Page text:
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Discussion Starter #1
I am in the process of purchasing a new 2017 CR-V and the dealer is offering a lifetime(upto 100,000 miles) maintenance care plan for $674. I am yet to see the fine print on it but he said my bills will be $0 for all schedule maintenance.

Does anyone know how much the scheduled maintenance cost will be over a period of 5 years, around 7500 miles a year? I am interested to know costs other than regular oil changes for a new car.

If regular oil changes + Multi Point Inspections are enough, the same dealer has service coupons for $30 which may be cheaper for my usage.
 

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At 7500 miles per year you'll only use 1 oil change. There isn't a whole lot more than that to do other than give it a good inspection to be sure everything is connected properly and wearing well. If you are going to keep it 100k miles or more and their offer is truly lifetime then at 7500 mile intervals once a year you'll get 13 oil changes. At $674 that puts them about $50 each. The big question is how long you'll keep the car and what exactly they provide. If you already plan to make a change in 5 years then that's $135 per year which is super expensive compared to the $30 coupon. I passed on everything and will decide before I get to 6k miles if I want the C/D 80 extended warranty from Hyannis Honda. Good luck with your decision.
 

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Discussion Starter #3
At 7500 miles per year you'll only use 1 oil change. There isn't a whole lot more than that to do other than give it a good inspection to be sure everything is connected properly and wearing well. If you are going to keep it 100k miles or more and their offer is truly lifetime then at 7500 mile intervals once a year you'll get 13 oil changes. At $674 that puts them about $50 each. The big question is how long you'll keep the car and what exactly they provide. If you already plan to make a change in 5 years then that's $135 per year which is super expensive compared to the $30 coupon. I passed on everything and will decide before I get to 6k miles if I want the C/D 80 extended warranty from Hyannis Honda. Good luck with your decision.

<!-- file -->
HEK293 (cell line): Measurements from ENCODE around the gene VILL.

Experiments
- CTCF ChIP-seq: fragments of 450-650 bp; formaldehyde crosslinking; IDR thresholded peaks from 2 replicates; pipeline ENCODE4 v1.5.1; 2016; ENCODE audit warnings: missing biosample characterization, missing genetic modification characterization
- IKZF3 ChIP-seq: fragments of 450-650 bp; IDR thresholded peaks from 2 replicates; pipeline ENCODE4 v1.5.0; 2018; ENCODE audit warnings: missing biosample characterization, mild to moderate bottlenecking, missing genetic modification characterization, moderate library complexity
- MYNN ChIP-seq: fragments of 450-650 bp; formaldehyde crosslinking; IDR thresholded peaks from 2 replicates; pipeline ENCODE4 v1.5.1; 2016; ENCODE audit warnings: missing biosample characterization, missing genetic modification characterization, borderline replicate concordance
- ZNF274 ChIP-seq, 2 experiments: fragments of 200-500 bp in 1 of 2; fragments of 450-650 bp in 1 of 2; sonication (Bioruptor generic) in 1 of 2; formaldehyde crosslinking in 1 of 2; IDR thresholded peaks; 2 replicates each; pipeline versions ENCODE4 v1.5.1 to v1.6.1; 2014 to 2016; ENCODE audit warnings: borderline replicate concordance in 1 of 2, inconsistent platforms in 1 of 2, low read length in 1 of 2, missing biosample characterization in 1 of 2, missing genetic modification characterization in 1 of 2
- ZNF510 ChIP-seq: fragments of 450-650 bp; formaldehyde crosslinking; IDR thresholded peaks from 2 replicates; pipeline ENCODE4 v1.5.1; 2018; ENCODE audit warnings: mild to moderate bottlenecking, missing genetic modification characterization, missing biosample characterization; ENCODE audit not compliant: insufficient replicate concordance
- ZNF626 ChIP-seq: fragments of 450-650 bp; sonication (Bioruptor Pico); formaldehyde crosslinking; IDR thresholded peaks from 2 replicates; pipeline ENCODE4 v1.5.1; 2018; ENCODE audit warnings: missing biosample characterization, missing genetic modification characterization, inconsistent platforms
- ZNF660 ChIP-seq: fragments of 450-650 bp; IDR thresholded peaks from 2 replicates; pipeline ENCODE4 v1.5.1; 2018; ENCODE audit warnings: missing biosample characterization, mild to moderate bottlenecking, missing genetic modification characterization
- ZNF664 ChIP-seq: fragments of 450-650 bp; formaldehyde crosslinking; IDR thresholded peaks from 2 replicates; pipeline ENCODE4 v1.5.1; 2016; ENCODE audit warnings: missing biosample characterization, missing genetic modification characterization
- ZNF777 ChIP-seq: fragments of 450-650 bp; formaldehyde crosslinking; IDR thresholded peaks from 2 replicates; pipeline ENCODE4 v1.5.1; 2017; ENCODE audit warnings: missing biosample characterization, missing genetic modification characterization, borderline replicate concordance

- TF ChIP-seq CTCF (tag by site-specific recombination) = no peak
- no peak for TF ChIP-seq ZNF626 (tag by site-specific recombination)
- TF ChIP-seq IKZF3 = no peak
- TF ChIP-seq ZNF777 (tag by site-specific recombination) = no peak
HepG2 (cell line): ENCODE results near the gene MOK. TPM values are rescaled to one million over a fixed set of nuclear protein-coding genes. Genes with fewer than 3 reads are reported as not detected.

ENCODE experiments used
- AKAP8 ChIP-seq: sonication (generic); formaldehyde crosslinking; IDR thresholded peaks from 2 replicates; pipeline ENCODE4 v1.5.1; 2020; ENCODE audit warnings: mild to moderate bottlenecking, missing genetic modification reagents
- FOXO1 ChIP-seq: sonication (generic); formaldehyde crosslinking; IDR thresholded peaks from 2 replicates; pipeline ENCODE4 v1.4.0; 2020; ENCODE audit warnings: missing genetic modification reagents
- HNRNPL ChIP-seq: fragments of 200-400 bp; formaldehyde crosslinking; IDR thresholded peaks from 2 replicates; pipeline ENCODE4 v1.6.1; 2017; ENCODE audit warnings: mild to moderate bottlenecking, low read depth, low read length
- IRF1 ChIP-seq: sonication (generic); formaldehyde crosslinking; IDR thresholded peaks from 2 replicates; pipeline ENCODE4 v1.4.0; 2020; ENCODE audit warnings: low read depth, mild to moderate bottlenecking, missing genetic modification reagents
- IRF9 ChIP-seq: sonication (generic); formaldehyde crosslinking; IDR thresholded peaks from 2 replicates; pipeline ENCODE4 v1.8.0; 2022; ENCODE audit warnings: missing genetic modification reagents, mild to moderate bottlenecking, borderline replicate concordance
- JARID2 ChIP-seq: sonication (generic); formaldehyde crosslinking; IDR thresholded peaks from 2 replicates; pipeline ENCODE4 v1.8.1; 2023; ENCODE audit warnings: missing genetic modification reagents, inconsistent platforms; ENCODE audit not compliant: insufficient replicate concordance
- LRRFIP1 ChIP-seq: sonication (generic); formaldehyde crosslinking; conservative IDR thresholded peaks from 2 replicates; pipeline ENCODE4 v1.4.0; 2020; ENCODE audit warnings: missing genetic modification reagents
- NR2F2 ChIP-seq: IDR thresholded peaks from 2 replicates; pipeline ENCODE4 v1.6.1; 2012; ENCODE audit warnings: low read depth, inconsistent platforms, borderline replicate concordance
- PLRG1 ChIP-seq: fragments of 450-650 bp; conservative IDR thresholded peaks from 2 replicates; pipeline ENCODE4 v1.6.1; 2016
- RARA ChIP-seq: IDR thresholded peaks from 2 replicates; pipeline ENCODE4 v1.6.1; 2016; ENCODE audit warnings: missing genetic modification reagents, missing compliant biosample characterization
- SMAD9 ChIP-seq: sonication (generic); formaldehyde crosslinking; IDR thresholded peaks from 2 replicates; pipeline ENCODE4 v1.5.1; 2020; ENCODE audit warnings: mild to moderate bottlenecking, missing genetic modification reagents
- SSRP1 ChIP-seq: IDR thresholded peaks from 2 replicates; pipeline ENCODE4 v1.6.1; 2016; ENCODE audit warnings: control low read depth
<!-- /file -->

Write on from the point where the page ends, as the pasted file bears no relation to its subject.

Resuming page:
Thanks! I will try to negotiate it down during the closing and after I get to see the fineprint. I will be more inclined to go for it if it covers items more than just MPI and Oil Change.

Do you happen to know about the maintenance schedule for 2017 CRV? I went through the manuals online but they all talk about what each Maintenance Code means.
 

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If regular oil changes + Multi Point Inspections are enough, the same dealer has service coupons for $30 which may be cheaper for my usage.
I would also check to see if the $30 oil changes work with your new car. With the synthetic blend plus tire rotation, I am usually at $75 per visit.
 

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I suppose if you don't change the oil or rotate tires yourself, and keep your vehicle at least 10 years, it might be worth it, depending on what's covered. My cost to change oil on our Gen 2 CR-V is about $30 using a genuine Honda filter and non-synthetic oil. Checking the 2017 owners manual, I don't see Honda recommending synthetic oil so I doubt synthetic oil is included in your Lifetime Care Warranty. However, if they also cover trans, diff, air filters, cabin filters, brake fluid, etc. Then it might be a good deal.
 

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Discussion Starter #6
Thanks for your inputs. I am also looking at Honda Sentinel program and that seems to cover Oil Changes(only) and Road Hazard protection.